Play title Arimatsuzome Sum˘ Yukata  In Japanese
Author Kawatake Shinshichi II

The drama "Arimatsuzome Sum˘ Yukata" was premiered the 23rd of May 1880 in T˘ky˘ at the Saruwakaza [more details].


The revival of "Arimatsuzome Sum˘ Yukata" in July 1963 at the Kabukiza was made up of 4 acts (divided into 10 scenes). The latest main production, in June 1967 at the T˘yoko Hall, was made up of 7 scenes.

Key words Arimashi
Neko S˘d˘
Onogawa Kisabur˘
Raiden Tameemon

The play is set in Kurume Domain in Kyűshű's Chikugo Province (now modern day Fukuoka Prefecture).

The eighth Lord of the 21 mangoku* Kurume Domain is Matsudaira Dewa no Kami. His daughter, Princess Chiyo, lives in a mansion in an 18 mangoku* neighbourhood in the Unsh˘ District of Matsue. Sekiya, one of the ladies in waiting at the Lord's Palace, has a maid called Otaki who is a niece of Takao Jűzaemon. It is hoped by Otaki's family that she will be able to find a dependable husband to marry.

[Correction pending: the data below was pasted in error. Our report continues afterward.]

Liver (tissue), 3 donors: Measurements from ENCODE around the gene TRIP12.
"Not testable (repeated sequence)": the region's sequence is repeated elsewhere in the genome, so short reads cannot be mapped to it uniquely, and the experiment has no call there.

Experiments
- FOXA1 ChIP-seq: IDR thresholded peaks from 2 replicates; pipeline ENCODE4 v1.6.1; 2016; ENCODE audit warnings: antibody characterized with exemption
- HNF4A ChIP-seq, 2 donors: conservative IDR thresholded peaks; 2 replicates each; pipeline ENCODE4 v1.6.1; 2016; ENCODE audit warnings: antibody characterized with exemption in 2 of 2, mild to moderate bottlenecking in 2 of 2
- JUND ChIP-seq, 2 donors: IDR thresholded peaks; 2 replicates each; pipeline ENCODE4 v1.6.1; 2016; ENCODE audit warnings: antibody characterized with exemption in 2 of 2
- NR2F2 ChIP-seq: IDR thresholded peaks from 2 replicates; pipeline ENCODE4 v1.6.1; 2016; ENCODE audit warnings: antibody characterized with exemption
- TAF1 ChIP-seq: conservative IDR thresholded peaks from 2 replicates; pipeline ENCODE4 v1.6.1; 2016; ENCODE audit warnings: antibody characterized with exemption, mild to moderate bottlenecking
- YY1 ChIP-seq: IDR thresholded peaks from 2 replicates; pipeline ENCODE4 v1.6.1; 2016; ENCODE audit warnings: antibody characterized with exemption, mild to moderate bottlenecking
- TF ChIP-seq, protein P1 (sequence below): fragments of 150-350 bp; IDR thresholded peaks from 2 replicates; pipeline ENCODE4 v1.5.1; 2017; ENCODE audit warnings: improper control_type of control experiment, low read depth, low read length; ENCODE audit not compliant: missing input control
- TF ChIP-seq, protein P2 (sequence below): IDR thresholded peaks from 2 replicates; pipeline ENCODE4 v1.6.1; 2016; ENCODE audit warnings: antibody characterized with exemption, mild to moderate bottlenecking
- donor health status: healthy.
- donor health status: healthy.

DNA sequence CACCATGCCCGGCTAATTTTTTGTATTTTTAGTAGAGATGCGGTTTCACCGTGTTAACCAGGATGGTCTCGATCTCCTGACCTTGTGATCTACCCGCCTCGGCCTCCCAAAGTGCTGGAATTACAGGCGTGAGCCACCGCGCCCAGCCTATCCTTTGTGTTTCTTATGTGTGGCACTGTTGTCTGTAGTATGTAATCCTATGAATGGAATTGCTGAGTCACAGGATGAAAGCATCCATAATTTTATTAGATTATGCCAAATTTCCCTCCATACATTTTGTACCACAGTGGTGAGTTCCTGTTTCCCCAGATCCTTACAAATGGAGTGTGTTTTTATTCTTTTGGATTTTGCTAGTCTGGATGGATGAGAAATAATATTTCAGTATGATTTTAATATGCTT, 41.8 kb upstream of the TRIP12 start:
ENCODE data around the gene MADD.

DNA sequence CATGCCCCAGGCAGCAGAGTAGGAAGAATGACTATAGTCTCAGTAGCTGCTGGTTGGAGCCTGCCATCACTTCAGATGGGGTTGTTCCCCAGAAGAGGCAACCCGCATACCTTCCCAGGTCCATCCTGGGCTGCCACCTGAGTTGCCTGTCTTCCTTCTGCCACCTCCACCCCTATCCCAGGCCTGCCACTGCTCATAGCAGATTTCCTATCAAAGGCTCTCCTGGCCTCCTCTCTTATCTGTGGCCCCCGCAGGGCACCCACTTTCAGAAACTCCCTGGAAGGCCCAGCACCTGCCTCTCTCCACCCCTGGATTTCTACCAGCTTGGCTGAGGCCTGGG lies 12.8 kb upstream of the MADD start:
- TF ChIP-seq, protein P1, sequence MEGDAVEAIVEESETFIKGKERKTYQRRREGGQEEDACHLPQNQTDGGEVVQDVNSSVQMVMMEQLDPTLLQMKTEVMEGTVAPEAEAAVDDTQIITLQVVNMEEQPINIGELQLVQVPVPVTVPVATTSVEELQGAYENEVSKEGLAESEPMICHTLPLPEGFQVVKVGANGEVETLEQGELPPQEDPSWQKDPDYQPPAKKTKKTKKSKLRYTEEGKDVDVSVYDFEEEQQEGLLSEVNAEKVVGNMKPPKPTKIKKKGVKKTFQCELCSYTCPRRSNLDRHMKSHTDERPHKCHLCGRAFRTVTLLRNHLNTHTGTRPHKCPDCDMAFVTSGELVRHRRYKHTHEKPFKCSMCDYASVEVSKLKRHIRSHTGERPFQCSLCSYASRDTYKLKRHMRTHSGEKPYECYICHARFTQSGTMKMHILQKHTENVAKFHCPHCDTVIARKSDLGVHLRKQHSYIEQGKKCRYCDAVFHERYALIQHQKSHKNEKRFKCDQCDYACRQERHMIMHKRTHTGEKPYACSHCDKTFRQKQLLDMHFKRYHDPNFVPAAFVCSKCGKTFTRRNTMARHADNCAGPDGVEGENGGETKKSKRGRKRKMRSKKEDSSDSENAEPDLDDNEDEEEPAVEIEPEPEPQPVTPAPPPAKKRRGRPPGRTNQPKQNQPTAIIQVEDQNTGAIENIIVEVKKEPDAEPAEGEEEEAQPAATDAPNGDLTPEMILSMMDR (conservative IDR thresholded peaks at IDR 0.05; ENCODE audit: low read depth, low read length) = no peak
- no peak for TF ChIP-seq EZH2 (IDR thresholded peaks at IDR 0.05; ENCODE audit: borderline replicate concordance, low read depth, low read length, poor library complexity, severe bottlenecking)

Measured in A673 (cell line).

It is the private quarters of the Matsudaira's Palace where a banquet is taking place. A dog runs in chasing a kitten. The kitten tries to hide behind the Lord. As the frenzied dog tries to reach the kitten it snaps at the Lord. Sekiya, who is nearby, picks up an iron ladle from a ch˘zubachi wash basin and strikes the dog on the forehead, killing it. The dog's corpse is quickly taken away. Sekiya is told by the Matsudaira that he is impressed with her speed and agility and that he would like to reward her with a gift of some sort, something that she desires perhaps. He thanks her for her compassion towards the kitten which, its life having been saved runs away. He is attracted to her cleverness, selflessness and the tender compassion which she showed to the kitten that she saved. He lavishes affection on her and shows appreciation towards her maid Otaki.